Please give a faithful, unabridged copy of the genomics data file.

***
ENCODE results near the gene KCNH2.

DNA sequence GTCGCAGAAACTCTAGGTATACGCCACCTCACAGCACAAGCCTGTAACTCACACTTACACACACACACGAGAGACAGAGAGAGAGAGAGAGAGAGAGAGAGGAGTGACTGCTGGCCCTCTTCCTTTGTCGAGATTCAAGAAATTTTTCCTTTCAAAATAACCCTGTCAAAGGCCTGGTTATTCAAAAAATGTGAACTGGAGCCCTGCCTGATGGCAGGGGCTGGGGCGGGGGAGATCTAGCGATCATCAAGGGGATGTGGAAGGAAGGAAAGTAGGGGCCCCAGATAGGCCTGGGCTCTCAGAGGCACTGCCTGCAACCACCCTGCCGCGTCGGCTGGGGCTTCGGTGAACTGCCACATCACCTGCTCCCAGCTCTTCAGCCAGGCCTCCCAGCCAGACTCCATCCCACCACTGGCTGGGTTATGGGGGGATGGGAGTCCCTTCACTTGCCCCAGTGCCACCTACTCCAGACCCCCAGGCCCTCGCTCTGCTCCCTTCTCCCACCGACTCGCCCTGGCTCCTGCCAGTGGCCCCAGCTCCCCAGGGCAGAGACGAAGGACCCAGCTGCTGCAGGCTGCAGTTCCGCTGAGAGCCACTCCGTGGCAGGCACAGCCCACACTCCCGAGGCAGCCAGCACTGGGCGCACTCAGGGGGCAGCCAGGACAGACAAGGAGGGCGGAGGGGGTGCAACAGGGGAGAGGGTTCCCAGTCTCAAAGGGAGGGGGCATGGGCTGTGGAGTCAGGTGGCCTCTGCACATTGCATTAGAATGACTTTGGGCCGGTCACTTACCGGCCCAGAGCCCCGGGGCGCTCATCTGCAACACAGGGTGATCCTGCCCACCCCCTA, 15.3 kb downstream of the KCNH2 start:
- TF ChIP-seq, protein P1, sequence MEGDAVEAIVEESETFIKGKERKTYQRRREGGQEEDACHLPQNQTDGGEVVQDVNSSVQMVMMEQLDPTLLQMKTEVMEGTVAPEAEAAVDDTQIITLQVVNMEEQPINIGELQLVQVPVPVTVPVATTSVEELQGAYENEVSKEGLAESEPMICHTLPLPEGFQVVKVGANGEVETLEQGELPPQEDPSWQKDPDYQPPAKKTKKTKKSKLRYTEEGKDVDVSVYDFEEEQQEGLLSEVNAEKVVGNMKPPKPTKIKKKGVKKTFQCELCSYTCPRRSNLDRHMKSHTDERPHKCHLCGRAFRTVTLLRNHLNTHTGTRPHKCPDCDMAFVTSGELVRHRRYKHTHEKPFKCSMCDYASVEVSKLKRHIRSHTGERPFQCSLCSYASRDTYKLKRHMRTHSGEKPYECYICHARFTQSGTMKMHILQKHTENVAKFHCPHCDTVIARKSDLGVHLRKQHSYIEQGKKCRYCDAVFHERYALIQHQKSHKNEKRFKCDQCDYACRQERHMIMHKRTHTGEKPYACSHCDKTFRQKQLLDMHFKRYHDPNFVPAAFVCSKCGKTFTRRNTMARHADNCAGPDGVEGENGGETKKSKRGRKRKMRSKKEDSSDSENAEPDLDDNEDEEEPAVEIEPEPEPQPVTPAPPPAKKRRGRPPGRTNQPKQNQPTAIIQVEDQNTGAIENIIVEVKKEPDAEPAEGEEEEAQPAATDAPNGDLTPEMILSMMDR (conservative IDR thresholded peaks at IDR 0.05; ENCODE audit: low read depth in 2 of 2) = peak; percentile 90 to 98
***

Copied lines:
ENCODE results near the gene KCNH2.

DNA sequence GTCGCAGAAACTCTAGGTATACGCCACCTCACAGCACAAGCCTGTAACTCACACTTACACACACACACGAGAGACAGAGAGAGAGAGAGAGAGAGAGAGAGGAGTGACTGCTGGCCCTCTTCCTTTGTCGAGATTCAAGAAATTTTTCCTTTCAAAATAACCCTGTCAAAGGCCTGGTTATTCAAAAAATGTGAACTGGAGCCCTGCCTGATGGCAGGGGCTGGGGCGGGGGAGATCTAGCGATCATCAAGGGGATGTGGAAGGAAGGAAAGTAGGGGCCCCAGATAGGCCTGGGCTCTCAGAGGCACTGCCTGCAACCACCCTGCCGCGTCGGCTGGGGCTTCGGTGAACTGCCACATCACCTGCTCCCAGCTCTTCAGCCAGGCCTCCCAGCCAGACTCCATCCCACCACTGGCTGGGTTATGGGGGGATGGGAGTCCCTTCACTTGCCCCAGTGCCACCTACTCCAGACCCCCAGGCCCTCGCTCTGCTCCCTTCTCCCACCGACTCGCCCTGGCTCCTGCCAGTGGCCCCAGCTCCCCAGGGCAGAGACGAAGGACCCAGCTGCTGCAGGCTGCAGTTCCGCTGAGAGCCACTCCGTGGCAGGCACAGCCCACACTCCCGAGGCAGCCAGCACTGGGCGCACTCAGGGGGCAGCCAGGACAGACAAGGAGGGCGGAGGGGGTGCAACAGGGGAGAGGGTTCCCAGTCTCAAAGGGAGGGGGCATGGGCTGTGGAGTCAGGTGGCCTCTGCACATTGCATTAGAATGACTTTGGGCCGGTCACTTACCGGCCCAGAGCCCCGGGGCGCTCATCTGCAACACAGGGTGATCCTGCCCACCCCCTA, 15.3 kb downstream of the KCNH2 start:
- TF ChIP-seq, protein P1, sequence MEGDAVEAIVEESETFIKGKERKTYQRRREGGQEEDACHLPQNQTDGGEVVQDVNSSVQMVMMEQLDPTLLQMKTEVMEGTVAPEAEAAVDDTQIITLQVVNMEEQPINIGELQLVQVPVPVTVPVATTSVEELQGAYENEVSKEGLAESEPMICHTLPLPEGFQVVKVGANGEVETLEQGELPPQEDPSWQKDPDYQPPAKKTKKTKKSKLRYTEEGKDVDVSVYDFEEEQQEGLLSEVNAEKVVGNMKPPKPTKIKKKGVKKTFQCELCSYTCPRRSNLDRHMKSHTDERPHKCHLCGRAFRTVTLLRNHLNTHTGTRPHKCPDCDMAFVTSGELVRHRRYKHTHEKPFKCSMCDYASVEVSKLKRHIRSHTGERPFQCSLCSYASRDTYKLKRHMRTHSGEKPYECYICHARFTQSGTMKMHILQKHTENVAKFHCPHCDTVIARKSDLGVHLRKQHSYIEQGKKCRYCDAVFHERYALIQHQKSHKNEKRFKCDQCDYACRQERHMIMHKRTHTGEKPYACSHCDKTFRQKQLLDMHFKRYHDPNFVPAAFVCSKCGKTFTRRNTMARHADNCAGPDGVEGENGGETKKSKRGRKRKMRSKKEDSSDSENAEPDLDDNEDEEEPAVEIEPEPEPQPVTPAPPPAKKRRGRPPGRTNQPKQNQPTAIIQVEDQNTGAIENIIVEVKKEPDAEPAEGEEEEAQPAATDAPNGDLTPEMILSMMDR (conservative IDR thresholded peaks at IDR 0.05; ENCODE audit: low read depth in 2 of 2) = peak; percentile 90 to 98